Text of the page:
Here is one solution for the continuing enigma of Peruvian precision stone carving, which resembles puzzle pieces (or dozens of soap bubbles) more than modern bricklaying. The solution has to be simple, given the tools of the time.
The carving-lifting-fitting-carving-lifting-fitting problem
on a vertical wall with cranes and ropes (see video below) is resolved if you first carve and fit the stones that make up the wall horizontally on a flat surface. That’s all you have to do: first create a paved ‘street’. Treat the whole wall as a unit. In that way large stones can be set among smaller stones for design effects. Notches and curves can be created between every stone pairing. Dozens to hundreds of stone masons can be working on all the stones at once. A single overseer can guide their efforts. As the edges are carved off, the stones gradually get closer and closer to one another.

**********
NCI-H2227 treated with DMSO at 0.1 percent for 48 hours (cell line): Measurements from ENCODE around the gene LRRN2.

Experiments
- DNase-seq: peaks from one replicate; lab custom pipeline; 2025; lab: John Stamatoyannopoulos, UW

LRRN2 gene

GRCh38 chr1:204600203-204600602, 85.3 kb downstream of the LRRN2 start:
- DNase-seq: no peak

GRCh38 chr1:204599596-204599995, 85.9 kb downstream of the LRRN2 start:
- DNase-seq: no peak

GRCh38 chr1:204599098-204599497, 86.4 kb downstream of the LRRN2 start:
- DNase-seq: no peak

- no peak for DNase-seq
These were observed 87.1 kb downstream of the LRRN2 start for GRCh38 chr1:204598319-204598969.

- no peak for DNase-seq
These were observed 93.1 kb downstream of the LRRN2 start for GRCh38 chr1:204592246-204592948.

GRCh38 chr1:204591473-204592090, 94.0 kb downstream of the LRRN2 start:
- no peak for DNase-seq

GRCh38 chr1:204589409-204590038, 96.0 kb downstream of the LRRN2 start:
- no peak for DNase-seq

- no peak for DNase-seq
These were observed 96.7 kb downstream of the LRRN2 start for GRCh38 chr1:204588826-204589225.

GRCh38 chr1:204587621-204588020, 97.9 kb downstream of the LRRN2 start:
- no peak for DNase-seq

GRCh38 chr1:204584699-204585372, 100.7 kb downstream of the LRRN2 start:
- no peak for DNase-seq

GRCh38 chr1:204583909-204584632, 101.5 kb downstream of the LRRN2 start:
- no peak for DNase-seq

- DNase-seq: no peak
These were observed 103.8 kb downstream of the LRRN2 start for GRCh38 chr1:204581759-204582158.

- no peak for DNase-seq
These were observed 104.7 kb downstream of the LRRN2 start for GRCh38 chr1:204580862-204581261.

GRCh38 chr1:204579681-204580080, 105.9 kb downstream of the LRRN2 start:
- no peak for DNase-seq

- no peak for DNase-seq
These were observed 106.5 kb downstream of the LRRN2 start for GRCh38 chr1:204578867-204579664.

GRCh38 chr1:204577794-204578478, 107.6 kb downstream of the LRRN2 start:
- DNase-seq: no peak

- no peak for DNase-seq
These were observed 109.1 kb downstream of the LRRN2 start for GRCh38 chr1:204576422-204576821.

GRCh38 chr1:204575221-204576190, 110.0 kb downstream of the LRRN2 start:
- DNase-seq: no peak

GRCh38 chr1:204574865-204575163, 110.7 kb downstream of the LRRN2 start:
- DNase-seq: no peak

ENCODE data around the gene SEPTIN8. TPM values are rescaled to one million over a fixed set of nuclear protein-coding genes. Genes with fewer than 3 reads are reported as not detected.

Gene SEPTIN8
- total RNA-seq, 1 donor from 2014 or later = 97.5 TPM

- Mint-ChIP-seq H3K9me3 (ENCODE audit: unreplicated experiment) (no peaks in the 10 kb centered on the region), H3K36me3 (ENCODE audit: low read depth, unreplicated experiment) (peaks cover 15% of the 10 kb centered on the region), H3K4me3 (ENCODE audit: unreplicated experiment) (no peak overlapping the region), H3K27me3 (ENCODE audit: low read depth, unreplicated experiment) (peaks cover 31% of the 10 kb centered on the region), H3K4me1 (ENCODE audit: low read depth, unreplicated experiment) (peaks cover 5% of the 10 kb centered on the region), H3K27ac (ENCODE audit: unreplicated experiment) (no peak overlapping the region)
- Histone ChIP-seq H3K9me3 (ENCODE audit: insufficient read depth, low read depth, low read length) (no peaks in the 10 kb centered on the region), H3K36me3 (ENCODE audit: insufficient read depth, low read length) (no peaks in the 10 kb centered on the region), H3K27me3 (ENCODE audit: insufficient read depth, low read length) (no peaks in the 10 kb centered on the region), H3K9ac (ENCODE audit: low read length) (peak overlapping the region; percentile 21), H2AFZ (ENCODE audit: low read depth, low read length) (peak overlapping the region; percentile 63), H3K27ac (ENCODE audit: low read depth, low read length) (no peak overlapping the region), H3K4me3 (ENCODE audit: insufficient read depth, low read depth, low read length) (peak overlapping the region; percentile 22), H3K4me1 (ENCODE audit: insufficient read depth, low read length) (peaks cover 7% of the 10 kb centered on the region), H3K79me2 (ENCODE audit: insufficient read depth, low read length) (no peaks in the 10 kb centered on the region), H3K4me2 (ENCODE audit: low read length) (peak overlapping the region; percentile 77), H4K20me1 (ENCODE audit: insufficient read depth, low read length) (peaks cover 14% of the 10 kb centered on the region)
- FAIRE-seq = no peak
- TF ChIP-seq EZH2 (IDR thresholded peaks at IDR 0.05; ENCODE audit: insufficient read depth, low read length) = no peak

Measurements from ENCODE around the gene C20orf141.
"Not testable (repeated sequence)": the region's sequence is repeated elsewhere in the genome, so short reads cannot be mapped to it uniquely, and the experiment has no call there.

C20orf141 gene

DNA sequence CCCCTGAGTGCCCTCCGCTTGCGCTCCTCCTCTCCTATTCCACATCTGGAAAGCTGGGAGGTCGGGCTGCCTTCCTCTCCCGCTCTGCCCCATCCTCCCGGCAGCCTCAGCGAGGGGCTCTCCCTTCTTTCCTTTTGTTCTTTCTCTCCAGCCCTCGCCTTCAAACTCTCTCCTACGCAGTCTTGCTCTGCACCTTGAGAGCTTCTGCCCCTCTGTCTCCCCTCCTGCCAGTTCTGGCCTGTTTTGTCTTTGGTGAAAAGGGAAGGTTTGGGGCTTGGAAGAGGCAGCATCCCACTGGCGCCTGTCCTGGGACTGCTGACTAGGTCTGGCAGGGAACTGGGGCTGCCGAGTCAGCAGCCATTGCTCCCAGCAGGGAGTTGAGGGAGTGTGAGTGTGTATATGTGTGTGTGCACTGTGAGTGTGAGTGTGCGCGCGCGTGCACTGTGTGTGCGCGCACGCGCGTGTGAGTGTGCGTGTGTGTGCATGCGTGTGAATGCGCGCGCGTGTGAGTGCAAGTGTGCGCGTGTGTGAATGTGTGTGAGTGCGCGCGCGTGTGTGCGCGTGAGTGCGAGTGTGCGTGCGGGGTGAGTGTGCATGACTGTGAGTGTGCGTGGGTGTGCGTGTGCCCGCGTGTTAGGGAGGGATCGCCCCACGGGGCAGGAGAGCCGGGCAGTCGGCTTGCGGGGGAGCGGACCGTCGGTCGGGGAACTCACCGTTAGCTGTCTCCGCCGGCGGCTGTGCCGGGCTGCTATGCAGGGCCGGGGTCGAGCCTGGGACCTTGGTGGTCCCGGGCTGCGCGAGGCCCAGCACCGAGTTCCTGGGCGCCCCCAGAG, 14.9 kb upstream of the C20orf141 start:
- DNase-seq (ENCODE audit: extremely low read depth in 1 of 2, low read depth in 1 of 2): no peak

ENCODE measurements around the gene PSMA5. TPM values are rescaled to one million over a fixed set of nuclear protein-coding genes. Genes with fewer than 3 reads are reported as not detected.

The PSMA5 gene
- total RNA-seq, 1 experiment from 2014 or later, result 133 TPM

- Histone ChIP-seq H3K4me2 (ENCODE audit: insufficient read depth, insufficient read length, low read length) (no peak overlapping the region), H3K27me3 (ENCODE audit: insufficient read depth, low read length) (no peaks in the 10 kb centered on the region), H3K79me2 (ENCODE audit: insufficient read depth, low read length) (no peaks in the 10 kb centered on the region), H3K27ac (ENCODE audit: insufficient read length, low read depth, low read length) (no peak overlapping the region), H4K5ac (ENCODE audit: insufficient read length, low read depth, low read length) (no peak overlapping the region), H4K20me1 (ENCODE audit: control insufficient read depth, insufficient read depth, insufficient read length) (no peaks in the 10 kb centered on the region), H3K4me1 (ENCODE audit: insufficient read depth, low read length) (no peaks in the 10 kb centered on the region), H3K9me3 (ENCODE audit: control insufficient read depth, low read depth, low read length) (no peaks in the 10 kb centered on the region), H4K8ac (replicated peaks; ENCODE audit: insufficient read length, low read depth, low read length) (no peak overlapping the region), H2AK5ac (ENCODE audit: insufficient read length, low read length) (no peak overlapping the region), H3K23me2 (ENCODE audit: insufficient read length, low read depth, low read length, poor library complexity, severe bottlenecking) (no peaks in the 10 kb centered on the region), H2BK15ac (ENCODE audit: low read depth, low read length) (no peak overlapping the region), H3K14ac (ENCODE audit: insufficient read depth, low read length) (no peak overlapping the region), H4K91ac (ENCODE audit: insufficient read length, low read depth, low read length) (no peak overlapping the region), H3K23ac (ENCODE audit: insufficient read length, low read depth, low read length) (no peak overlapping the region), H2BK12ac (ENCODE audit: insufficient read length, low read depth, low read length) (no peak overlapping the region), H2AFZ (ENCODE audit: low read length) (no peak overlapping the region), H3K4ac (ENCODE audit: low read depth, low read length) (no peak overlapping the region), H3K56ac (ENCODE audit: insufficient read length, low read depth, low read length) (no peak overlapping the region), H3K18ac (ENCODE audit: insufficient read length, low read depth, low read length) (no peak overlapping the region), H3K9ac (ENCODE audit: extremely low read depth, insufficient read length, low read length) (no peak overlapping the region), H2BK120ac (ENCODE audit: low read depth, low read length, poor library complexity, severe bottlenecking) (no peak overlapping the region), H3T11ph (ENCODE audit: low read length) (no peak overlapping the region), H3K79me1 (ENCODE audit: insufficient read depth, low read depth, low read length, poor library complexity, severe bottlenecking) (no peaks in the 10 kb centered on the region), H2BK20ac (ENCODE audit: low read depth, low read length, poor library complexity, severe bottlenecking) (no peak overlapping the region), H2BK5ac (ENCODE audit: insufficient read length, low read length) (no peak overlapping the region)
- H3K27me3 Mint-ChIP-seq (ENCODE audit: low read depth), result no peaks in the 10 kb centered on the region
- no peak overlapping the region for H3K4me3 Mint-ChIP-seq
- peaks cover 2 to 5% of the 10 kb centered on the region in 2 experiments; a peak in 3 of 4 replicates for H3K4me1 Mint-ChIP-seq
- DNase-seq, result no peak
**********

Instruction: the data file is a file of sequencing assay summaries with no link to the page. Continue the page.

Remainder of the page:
At that point,
when everything fits precisely as a horizontal puzzle, workers can then disassemble the horizontal ‘street’ and confidently re-erect each pre-carved stone atop one another creating a vertical wall with hyper precision already built in.